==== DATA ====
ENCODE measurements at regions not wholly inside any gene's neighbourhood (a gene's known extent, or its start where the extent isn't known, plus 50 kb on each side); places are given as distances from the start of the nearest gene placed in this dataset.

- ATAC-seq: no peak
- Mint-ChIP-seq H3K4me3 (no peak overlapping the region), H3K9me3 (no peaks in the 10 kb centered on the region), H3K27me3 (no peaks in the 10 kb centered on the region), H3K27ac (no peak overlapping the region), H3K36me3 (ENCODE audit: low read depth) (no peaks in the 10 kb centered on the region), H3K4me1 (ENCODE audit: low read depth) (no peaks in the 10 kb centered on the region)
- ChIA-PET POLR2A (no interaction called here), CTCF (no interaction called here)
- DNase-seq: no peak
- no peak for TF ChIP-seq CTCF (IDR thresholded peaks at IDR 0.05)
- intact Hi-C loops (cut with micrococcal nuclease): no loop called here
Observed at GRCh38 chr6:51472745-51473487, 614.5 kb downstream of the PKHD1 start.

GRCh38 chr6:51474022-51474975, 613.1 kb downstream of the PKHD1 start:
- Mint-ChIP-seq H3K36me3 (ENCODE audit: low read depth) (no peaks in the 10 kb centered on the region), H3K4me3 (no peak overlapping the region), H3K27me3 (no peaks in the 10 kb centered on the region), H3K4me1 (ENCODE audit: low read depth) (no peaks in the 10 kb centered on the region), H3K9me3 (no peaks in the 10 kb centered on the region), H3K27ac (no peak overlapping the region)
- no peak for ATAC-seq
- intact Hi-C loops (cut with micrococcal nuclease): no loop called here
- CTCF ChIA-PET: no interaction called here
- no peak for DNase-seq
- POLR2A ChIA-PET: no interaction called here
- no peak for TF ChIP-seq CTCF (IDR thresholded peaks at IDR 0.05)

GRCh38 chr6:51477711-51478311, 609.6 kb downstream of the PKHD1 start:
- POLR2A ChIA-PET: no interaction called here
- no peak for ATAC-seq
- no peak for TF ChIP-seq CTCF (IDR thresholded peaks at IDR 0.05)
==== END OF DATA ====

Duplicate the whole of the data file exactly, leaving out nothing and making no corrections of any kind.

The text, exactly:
ENCODE measurements at regions not wholly inside any gene's neighbourhood (a gene's known extent, or its start where the extent isn't known, plus 50 kb on each side); places are given as distances from the start of the nearest gene placed in this dataset.

- ATAC-seq: no peak
- Mint-ChIP-seq H3K4me3 (no peak overlapping the region), H3K9me3 (no peaks in the 10 kb centered on the region), H3K27me3 (no peaks in the 10 kb centered on the region), H3K27ac (no peak overlapping the region), H3K36me3 (ENCODE audit: low read depth) (no peaks in the 10 kb centered on the region), H3K4me1 (ENCODE audit: low read depth) (no peaks in the 10 kb centered on the region)
- ChIA-PET POLR2A (no interaction called here), CTCF (no interaction called here)
- DNase-seq: no peak
- no peak for TF ChIP-seq CTCF (IDR thresholded peaks at IDR 0.05)
- intact Hi-C loops (cut with micrococcal nuclease): no loop called here
Observed at GRCh38 chr6:51472745-51473487, 614.5 kb downstream of the PKHD1 start.

GRCh38 chr6:51474022-51474975, 613.1 kb downstream of the PKHD1 start:
- Mint-ChIP-seq H3K36me3 (ENCODE audit: low read depth) (no peaks in the 10 kb centered on the region), H3K4me3 (no peak overlapping the region), H3K27me3 (no peaks in the 10 kb centered on the region), H3K4me1 (ENCODE audit: low read depth) (no peaks in the 10 kb centered on the region), H3K9me3 (no peaks in the 10 kb centered on the region), H3K27ac (no peak overlapping the region)
- no peak for ATAC-seq
- intact Hi-C loops (cut with micrococcal nuclease): no loop called here
- CTCF ChIA-PET: no interaction called here
- no peak for DNase-seq
- POLR2A ChIA-PET: no interaction called here
- no peak for TF ChIP-seq CTCF (IDR thresholded peaks at IDR 0.05)

GRCh38 chr6:51477711-51478311, 609.6 kb downstream of the PKHD1 start:
- POLR2A ChIA-PET: no interaction called here
- no peak for ATAC-seq
- no peak for TF ChIP-seq CTCF (IDR thresholded peaks at IDR 0.05)